Can a teenage immigrant girl in an arranged marriage with no knowledge of English rise up to become president of a major American university? The answer is yes, in the case of Renu Khator. As chancellor of University of Houston System and president of University of Houston (UH) since 2008, Indian-born Khator oversees an organisation that serves more than 70,000 students, an annual budget of nearly $1.3 billion, and has a $3.8 billion-plus economic impact on the Greater Houston Area each year.
The 58-year-old is the CEO of the largest and oldest of the four UH System universities. UH enrols 40,000-plus students, offers more than 300 undergraduate and graduate programmes and awards 8,000 degrees each year. The university enrols about 700 Indian students every year. Starting as Director of Graduate Programmes, Department of Government and International Affairs, University of South Florida, USA (1990-1993), Khator, step by step, rose to the university’s provost and senior vice-president before Houston happened.
“Perhaps the biggest asset and special characteristic of UH is what I like to call its ‘locational endowment’ — we enjoy the unique advantage of being located in the fourth largest city in America, a metropolis with a robust economy and a diverse, enlightened community that clearly appreciates and supports higher education. We became a Tier One university faster than anyone expected, in large part, because of the enthusiasm, energy and generosity of our community. The university is committed to providing skilled workers, knowledgeable leaders and expert researchers who enhance the core strengths of the city — the energy sector, the health industry and the arts,” says Khator. “We deliver a first-rate and accessible education to students who are academically prepared and motivated to succeed. We are a Hispanic-serving institution, and there are only two other universities in the country that are Tier One institutions and also Hispanic-serving (a federal designation). This tells me that we’re proving that serving an underserved population and being nationally competitive are not mutually exclusive goals.”
American higher education system is one of the most emulated systems the world over. But is it without challenges? “We are now in a growing global competition for top faculty, researchers and graduate students. India is building 14 new world-class universities. China is trying to bring 1,000 of their best Chinese-American professors back home. So we must not take our preeminence for granted. We must do whatever’s required to remain on top, forming multiple partnerships and strategic collaborations. UH, for example, has MOUs with nearly three dozen institutions in India. If American higher education wants to remain relevant and globally competitive, then it must broaden its perspective and transform itself into a truly global enterprise,” says Khator, who holds a BA in liberal arts from Kanpur University (1973), MA in political science from Purdue University (1975), USA and PhD in political science/public administration.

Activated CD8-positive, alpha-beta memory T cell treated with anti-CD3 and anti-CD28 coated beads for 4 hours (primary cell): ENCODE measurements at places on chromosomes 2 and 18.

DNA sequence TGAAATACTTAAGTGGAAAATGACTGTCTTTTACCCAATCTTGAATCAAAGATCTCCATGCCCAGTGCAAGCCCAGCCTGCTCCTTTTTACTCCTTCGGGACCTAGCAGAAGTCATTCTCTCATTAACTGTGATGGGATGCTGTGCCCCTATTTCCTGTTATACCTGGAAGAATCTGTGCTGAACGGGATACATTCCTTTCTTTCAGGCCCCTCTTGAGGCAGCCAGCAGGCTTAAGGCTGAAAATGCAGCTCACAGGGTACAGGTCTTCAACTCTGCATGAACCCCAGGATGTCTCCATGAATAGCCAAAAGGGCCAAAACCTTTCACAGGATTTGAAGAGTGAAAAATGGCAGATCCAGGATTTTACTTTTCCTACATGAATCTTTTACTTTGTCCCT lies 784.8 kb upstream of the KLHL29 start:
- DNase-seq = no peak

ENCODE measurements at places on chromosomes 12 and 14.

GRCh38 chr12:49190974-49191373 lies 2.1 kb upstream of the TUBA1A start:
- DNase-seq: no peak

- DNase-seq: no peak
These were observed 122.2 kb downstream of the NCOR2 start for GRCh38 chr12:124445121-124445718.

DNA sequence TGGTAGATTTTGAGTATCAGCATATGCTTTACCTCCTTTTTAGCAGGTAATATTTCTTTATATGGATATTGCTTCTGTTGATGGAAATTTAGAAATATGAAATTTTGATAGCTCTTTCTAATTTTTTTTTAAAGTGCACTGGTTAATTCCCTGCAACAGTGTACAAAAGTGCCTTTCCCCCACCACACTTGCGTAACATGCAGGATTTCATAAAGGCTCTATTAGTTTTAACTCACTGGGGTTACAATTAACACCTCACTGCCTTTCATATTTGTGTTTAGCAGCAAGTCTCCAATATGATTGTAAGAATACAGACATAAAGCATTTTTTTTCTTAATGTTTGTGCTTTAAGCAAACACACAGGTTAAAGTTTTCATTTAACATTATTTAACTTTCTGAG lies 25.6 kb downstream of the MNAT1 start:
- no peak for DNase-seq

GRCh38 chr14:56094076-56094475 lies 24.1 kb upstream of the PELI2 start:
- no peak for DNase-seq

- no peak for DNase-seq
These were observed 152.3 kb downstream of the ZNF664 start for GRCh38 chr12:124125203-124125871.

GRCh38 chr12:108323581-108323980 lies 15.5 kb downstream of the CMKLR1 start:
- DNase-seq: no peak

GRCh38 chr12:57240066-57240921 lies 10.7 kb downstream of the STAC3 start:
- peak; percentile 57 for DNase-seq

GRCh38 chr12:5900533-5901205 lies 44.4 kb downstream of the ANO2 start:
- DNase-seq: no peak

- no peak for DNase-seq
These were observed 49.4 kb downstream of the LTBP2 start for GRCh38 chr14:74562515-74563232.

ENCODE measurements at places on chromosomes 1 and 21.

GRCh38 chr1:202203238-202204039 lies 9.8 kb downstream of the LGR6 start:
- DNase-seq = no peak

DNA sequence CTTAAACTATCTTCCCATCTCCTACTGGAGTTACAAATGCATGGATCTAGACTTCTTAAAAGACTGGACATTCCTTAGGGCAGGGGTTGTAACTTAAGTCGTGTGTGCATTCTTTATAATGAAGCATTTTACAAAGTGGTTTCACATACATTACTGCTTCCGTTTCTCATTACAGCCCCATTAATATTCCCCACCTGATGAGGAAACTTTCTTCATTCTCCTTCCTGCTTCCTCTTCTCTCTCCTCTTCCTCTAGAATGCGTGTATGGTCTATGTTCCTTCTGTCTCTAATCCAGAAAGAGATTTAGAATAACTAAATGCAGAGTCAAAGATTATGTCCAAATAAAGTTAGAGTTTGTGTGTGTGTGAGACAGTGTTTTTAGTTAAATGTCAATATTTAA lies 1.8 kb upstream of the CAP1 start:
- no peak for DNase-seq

Khator is also worried about student debts. “Though it is a challenge, there are many things about debts and loans that are fixable. We have to start focusing on the right benchmarks, the right funding, the right incentives, and the right accountability.” At this juncture, we can’t help but ask her if American education is still a big lure for students? “Yes. Simply put, our system of higher education is the envy of the world. In this knowledge-based, ‘flat world’ economy, there are few products as highly prized as an education from an American university.”
On her plans for the university, she says, “Our number one, and a no-excuse priority, will continue to be student success. In the coming year, we will focus on improving graduation rates across the board: four-year, six-year and transfers. The latest retention trends give us hope; nonetheless, we will have to stay committed. Our graduation rates are still below state and national averages, and we cannot hide behind excuses until we reach and surpass those averages. I know it is a huge undertaking and that it will require every single one of us to work and change the paradigm, but anything is possible if we want it bad enough. And we do want our students to succeed bad enough! Our second priority is to keep marching toward national and global competitiveness, improve our rankings and solidify our Tier One position. This year, we maintained our national rankings and grew the number of programs ranked nationally. Ten of our graduate programmes are now ranked in the Top 50. For the first time, our Law Centre as a whole is ranked in the Top 50, and four of the law programmes are ranked in the Top 20! Going forward, we will continue to build our big rocks in energy, health, and the arts and will continue to give boost to our nationally recognised star programmes. If we want to be relevant to our city, we must build a research enterprise that advances the quality of life.” Khator lives with her husband, Suresh, and two daughters in Houston.